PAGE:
Then, on January 27, 2017, the FDA issued another warning regarding homeopathic teething tablets. (Id. ¶ 37.) At this time, the FDA "indicated that it asked Standard to recall its teething tablets containing belladonna." (Id. ) The FDA's January 2017 warning confirmed that a "laboratory analysis found inconsistent amounts of belladonna ... in certain homeopathic teething tablets, sometimes far exceeding the amount claimed on the label." (Id. ¶ 38 (internal quotation marks omitted).) Due to these findings, the FDA "contact[ed] Standard directly and ask[ed] Standard to recall its homeopathic teething tablets in order to protect consumers from inconsistent levels of belladonna." (Id. ¶ 40 (internal quotation marks omitted).) At the time the Amended Complaint was filed, Standard had not yet recalled the relevant products. (Id. ¶ 41.) However, on April 13, 2017, Standard announced that it was recalling all Hyland's Baby Teething Tablets and Hyland's Baby Nighttime Teething Tablets sold in retail stores to consumers. (See Decl. of Judith A. Archer, Esq. in Supp. of Mot. To Dismiss ("Archer Decl.") Ex. B ("Recall Announcement") (Dkt. No. 61).)1 The recall notice stated that Standard was "notifying its distributors and retailers by mail and [was] arranging for the return of all recalled products," and further that "[c]onsumers who have products which are being recalled should discard the product." (Id. ) As part of the recall, consumers were told they could receive a refund by "call[ing] [the] customer service team," who will then "begin the process of refunding the product." (Archer Decl. Ex. C ("Recall FAQ").)2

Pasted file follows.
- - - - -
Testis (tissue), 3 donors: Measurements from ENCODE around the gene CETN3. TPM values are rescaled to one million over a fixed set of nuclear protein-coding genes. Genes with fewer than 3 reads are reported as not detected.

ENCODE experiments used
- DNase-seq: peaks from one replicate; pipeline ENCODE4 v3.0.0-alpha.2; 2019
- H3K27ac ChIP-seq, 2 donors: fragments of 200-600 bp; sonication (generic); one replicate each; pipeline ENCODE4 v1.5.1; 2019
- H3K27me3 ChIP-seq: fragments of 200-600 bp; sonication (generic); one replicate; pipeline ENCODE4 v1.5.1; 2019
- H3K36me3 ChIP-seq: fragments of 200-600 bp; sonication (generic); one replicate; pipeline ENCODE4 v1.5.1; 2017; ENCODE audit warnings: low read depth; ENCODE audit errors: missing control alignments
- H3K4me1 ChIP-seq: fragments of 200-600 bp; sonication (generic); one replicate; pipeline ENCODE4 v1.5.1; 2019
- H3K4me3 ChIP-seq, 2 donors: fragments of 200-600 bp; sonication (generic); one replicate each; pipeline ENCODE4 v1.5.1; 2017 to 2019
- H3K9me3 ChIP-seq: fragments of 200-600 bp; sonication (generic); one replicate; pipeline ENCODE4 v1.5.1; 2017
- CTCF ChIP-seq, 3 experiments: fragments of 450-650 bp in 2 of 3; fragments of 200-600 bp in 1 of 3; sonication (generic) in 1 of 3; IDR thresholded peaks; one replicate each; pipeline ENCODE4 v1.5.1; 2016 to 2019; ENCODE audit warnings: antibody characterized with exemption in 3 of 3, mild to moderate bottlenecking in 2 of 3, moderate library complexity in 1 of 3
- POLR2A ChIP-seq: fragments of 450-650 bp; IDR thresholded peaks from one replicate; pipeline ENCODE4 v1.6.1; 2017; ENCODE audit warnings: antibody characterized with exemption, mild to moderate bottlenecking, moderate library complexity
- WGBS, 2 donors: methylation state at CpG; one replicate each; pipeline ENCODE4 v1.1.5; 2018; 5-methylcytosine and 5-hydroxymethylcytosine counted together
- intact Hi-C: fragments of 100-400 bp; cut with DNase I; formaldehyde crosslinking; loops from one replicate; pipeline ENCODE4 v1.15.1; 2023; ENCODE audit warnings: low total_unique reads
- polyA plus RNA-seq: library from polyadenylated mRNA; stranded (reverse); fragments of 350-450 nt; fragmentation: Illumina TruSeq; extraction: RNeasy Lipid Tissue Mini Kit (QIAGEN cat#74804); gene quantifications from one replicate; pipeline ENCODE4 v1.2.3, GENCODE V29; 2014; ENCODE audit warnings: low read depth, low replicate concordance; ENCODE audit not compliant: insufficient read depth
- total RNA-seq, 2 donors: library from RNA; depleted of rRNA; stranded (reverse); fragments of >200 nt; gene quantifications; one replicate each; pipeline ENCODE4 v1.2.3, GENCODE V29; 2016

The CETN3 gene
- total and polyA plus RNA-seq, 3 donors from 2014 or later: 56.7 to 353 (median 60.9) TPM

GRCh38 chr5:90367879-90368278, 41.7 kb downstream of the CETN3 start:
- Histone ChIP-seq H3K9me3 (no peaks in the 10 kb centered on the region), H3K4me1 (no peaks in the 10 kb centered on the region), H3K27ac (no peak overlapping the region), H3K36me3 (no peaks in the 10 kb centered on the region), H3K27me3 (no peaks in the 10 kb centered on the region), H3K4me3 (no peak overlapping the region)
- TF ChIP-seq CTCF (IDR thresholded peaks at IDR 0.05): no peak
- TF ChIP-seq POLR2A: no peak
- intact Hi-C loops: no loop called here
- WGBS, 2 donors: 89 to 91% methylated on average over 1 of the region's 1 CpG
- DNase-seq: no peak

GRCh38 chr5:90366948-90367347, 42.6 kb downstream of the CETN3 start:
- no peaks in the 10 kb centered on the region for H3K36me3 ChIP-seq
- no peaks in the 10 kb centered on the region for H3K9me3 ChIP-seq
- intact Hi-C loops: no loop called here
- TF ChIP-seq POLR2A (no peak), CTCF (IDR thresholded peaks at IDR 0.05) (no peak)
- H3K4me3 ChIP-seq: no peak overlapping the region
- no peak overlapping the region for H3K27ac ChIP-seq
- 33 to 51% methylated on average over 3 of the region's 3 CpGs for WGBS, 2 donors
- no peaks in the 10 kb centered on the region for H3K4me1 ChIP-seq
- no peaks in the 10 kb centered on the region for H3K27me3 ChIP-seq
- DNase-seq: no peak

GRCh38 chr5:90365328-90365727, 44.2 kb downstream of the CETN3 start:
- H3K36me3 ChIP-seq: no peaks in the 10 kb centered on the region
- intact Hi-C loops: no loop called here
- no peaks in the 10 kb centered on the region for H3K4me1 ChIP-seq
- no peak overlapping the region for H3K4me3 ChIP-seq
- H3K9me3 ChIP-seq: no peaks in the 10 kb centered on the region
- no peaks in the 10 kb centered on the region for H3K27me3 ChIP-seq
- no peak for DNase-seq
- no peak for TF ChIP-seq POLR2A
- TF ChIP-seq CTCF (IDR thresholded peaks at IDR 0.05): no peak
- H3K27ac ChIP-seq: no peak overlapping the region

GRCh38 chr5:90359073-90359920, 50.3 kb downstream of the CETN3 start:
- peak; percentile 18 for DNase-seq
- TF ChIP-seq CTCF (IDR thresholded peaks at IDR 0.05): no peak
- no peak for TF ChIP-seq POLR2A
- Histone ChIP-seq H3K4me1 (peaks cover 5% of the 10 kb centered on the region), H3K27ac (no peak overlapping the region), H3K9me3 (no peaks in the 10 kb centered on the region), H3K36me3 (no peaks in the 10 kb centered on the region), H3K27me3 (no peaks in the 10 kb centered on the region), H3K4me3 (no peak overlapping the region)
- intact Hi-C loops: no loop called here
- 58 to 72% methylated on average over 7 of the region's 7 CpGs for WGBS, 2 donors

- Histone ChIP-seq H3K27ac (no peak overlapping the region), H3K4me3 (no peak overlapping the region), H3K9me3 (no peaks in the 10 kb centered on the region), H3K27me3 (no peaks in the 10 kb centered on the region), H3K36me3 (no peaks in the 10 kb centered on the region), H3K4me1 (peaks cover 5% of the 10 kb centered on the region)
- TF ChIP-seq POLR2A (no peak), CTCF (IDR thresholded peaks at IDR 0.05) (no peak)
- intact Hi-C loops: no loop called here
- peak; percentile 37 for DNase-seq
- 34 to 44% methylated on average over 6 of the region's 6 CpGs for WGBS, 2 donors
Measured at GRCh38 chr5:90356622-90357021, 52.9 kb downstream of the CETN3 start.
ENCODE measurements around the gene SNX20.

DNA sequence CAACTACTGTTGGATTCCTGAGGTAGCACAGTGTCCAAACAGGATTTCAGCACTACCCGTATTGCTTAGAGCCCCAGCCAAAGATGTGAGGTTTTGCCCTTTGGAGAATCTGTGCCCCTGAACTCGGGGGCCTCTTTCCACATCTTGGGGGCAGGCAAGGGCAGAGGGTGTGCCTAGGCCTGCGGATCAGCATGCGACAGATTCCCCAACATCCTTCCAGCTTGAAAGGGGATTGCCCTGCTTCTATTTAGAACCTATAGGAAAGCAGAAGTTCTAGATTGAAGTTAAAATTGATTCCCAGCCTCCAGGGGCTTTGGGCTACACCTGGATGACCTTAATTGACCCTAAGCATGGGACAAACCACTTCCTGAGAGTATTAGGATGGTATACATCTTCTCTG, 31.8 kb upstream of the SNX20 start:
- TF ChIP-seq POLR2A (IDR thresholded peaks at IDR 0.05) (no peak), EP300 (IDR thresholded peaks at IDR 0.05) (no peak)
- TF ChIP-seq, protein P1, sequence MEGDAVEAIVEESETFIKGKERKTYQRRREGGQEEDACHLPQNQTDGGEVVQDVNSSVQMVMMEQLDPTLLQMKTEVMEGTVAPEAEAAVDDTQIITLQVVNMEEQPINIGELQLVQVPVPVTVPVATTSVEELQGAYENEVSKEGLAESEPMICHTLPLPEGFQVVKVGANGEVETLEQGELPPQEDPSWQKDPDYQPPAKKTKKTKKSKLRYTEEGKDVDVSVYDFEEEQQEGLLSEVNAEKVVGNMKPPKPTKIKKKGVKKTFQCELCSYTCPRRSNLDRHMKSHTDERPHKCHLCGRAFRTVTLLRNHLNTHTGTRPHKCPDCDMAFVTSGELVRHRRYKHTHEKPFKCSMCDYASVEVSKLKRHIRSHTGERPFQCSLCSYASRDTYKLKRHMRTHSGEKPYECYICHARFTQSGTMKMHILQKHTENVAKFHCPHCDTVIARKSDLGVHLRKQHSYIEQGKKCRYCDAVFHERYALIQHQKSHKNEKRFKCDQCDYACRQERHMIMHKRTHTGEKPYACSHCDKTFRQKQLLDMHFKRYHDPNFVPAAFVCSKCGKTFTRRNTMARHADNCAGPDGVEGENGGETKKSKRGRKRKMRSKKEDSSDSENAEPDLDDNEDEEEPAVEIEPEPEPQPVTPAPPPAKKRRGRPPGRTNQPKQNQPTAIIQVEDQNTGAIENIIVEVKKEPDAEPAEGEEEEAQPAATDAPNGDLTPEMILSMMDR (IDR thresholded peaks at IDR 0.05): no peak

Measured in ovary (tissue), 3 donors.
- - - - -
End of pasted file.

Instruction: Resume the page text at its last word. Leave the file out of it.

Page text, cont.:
Prior to Standard initiating the aforementioned recall, Defendants CVS and Target removed the Hyland's teething products from their stores. (Am. Compl. ¶ 42.) Specifically, on September 30, 2016, CVS announced that it had "voluntarily withdrawn all brands of homeopathic teething products sold in its retail stores and online at CVS.com," and that it had initiated certain in-store controls to "prevent further sale of these products." (Id. ¶ 43 (internal quotation marks omitted).) Target did not make an announcement regarding the homeopathic teething products, but it did "pull[ ] the products from its shelves and stopped making the products available on [its] website." (Id. ¶ 44.) Neither Target nor CVS offered any "refund, rebate, discount, or other form of compensation to consumers" when they removed the Hyland's products from their respective stores and websites. (Id. ¶ 45.)

B. Procedural History

Plaintiffs filed their initial Complaint on November 9, 2016. (Dkt. No. 1.) On February 2, 2017, Defendants filed a pre-motion letter seeking to file a motion to dismiss the Complaint. (Dkt. No. 42.) In response to the pre-motion letter, Plaintiffs filed an Amended Complaint on February 3, 2017, (Am. Compl. (Dkt. No. 44) ), and agreed to dismiss claims brought by former-Plaintiffs Lisa Corbett and Laura Kasiotis against former-Defendant Church & Dwight Co., Inc. and Defendants CVS and Target, (Dkt. No. 46). Plaintiffs then filed a letter in response to Defendants' pre-motion letter on February 7, 2017. (Dkt. No. 47.) The Court thereafter adopted a briefing schedule...